4th January 2024The self-assessment deadline is fast approaching – Five common mistakes to watch out for

According to data published by HMRC this week, nearly 5.7 million customers still need to file their self-assessment tax returns for the tax year ending 5 April 2024.

The deadline to complete the online self-assessment tax return is 31 January 2024. With less than a month to go, Trusha Shah, Tax Manager at accountancy firm HW Fisher, offers advice for those who have not yet filed their returns.

“The deadline for filing paper tax returns has passed, and so those who are yet to file their self-assessment must do so online – and we recommend they do so as soon as possible. Too often individuals leave it too late and make simple, costly mistakes in their haste to complete it on time.”

Do you need to file a tax return?

You must submit a tax return if you have self-employed earnings or have received untaxed income over £1,000.

However, it is not just the self-employed who must complete their self-assessment tax returns. You will also have to file if you have any untaxed income from:

  • money from renting out a property, including through Airbnb
  • tips and commission
  • income from savings, investments and dividends
  • foreign income

This list is not exhaustive. If you are unsure on whether you need to complete a tax return, please seek professional advice or contact HMRC directly.

Five common mistakes to avoid

  1. Give yourself plenty of time: Gathering paperwork takes longer than you think! This includes your P60, which confirms how much tax you have paid. You will also need records of your benefits and expenses, which can be found on your P11D or P9D forms. You will also need a P45 from your previous employer if you left a job in the last tax year.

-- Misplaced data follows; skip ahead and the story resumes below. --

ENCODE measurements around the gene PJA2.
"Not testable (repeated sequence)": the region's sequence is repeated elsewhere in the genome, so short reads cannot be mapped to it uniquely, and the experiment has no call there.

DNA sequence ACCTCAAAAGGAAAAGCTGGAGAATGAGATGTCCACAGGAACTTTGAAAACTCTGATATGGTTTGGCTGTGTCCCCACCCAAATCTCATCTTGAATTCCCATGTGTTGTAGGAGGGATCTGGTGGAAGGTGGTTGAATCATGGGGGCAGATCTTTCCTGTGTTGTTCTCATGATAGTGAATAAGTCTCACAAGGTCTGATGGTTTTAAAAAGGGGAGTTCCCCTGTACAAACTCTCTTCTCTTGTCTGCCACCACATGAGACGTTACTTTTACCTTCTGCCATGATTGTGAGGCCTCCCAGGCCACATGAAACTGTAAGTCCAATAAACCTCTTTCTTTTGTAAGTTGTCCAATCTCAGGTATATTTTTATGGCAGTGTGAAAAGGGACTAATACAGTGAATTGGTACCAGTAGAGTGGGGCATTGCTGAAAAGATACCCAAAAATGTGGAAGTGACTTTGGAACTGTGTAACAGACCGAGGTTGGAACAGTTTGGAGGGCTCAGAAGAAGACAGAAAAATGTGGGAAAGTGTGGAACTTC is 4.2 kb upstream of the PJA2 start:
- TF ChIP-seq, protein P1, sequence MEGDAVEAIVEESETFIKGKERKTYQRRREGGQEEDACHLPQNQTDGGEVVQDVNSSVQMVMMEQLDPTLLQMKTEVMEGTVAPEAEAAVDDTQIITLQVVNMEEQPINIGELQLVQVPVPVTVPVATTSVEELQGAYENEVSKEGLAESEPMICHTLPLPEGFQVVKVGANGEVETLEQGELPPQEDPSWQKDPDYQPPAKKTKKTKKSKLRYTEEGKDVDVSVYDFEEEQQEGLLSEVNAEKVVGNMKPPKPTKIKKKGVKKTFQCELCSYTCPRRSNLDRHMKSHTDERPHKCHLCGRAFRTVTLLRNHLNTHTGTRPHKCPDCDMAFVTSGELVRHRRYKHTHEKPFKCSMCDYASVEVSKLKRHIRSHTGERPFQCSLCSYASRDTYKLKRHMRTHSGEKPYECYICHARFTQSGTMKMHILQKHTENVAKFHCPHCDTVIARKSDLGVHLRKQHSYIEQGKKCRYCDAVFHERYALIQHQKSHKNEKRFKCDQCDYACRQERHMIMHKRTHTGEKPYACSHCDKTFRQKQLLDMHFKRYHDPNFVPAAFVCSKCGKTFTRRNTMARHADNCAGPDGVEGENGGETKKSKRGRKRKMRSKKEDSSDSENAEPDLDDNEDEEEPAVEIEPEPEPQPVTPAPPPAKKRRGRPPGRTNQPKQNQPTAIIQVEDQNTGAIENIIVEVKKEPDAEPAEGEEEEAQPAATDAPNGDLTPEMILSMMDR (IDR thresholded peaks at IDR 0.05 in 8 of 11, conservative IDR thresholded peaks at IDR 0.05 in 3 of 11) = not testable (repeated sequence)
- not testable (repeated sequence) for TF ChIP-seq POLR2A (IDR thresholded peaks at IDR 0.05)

2. You can claim tax relief on pension contributions: Keep records of any pension contributions you make to claim the appropriate tax relief.
  3. Remember to include charity gift aid payments: You will also need the details of all your gift aid payments – for example, have you sponsored a friend to run for charity? HMRC provides some tax relief on charitable donations, which can be included.
  4. Always keep a copy of your completed tax return: If you are employed or a pensioner, keep all paperwork for 22 months after the end of the tax year. Self-employed people or landlords should keep all paperwork for five years and ten months.
  5. Don’t forget to take advantage of your personal savings allowance: This can be applied to interest earned on your savings. The interest you receive on your savings could be tax-free up to £5,000 per year.

Completing your tax return on time is crucial. If not, you will face a £100 fine, which will increase if your return is more than three months late. Especially if you are paying from overseas, we recommend that you allow extra time for processing. For more detailed information on how to complete your return, including how to make your payment and setting up a payment plan, visit HMRC’s website.

This list is by no means exhaustive; if you aren’t sure whether you need to complete a tax return, please seek professional advice from one of our team or contact HMRC directly.

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